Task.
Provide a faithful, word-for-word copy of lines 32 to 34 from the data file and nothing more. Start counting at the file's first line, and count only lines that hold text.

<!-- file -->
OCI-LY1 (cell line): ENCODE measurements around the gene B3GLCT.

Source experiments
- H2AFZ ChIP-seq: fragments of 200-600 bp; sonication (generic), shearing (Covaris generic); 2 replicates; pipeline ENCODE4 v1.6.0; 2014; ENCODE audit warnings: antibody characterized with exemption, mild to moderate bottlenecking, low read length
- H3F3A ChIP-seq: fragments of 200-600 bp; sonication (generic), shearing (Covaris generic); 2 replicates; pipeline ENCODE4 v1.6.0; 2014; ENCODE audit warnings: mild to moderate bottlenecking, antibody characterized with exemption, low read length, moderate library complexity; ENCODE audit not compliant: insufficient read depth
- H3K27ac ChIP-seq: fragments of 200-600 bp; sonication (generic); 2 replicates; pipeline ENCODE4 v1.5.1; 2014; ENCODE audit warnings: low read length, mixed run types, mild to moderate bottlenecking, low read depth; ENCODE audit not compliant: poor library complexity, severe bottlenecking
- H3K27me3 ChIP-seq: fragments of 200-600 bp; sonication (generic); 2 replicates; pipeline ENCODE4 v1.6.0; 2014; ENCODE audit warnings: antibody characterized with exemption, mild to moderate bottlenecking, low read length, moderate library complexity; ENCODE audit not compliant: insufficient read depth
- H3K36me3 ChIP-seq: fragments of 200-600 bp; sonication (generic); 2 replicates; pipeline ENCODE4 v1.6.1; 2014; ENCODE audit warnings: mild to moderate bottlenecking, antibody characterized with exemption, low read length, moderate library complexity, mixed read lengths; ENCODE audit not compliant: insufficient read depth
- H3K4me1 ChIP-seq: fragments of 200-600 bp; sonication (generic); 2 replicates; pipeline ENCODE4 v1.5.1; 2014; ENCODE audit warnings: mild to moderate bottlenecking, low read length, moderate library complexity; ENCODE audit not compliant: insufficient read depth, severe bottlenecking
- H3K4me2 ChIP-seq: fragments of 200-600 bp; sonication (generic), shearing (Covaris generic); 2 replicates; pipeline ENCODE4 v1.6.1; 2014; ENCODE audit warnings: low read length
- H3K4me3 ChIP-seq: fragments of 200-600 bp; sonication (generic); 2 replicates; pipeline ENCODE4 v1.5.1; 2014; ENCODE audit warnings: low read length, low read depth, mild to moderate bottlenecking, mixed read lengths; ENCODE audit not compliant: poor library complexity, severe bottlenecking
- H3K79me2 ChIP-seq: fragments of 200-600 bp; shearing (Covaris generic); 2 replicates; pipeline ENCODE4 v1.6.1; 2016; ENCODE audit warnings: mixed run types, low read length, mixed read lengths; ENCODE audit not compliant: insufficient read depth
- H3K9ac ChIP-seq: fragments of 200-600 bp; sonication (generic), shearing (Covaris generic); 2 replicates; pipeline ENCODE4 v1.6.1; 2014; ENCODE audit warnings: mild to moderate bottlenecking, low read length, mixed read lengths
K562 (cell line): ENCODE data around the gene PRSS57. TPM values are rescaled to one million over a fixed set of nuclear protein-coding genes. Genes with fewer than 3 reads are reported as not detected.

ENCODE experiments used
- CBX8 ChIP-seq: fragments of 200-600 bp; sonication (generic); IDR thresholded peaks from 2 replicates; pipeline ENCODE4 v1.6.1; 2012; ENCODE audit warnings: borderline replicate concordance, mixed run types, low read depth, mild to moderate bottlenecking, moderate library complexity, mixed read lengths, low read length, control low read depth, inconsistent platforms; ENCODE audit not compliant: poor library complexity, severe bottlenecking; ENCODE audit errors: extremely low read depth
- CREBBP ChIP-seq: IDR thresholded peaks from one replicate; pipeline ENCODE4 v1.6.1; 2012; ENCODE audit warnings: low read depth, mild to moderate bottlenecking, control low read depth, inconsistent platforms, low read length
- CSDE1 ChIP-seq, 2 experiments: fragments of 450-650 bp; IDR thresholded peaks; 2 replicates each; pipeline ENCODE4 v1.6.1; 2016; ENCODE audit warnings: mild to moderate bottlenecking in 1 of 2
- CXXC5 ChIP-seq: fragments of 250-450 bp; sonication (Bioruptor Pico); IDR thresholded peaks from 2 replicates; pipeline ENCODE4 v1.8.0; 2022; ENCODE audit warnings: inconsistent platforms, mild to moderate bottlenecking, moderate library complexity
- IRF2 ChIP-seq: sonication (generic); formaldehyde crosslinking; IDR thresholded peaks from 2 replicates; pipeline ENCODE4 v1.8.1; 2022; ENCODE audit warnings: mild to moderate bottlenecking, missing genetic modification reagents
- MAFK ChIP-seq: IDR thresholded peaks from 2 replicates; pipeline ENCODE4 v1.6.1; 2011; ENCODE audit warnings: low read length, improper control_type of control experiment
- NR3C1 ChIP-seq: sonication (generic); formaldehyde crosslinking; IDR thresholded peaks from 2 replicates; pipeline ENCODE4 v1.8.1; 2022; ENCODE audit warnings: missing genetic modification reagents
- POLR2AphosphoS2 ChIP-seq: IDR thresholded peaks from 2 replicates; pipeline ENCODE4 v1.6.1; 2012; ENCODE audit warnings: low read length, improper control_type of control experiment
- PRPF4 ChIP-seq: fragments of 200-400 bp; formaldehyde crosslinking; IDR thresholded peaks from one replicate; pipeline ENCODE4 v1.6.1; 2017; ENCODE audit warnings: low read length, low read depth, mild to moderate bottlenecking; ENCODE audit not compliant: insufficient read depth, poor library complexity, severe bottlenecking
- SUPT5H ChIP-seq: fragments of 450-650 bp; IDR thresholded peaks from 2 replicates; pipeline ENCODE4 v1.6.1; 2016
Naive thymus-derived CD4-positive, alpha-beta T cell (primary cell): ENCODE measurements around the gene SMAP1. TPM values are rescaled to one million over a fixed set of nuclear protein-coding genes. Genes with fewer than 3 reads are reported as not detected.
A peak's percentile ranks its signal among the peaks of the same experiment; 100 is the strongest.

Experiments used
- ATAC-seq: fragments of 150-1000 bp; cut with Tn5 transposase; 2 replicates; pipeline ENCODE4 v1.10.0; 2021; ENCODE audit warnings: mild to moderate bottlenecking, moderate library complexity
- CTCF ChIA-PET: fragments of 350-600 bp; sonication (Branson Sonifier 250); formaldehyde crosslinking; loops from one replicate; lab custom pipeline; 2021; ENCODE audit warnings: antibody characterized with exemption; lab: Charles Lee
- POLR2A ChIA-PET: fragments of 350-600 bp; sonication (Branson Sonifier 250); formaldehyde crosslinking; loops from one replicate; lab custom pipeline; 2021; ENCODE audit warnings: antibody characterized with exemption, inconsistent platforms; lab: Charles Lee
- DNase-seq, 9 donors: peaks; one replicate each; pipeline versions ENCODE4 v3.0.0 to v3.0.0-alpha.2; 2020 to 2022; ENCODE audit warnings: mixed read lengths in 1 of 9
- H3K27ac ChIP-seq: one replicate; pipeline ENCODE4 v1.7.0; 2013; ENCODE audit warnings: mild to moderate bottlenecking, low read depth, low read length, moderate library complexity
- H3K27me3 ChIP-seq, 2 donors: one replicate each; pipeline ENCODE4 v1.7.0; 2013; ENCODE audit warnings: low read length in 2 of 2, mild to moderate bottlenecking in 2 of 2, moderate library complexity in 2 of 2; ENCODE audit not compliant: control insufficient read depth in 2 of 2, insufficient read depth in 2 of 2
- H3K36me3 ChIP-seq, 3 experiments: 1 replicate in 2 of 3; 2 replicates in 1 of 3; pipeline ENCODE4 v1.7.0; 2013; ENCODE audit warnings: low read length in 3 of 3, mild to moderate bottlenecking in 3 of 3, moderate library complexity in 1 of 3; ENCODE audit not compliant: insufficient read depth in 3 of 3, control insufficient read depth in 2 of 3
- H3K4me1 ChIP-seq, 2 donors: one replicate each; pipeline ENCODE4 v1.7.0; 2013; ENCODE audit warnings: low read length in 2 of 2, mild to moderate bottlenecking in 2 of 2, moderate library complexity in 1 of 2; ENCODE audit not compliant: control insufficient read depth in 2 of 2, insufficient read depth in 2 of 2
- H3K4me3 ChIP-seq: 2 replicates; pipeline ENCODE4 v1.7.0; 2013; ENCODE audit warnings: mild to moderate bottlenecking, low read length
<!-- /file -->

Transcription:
- H3K27ac ChIP-seq: one replicate; pipeline ENCODE4 v1.7.0; 2013; ENCODE audit warnings: mild to moderate bottlenecking, low read depth, low read length, moderate library complexity
- H3K27me3 ChIP-seq, 2 donors: one replicate each; pipeline ENCODE4 v1.7.0; 2013; ENCODE audit warnings: low read length in 2 of 2, mild to moderate bottlenecking in 2 of 2, moderate library complexity in 2 of 2; ENCODE audit not compliant: control insufficient read depth in 2 of 2, insufficient read depth in 2 of 2
- H3K36me3 ChIP-seq, 3 experiments: 1 replicate in 2 of 3; 2 replicates in 1 of 3; pipeline ENCODE4 v1.7.0; 2013; ENCODE audit warnings: low read length in 3 of 3, mild to moderate bottlenecking in 3 of 3, moderate library complexity in 1 of 3; ENCODE audit not compliant: insufficient read depth in 3 of 3, control insufficient read depth in 2 of 3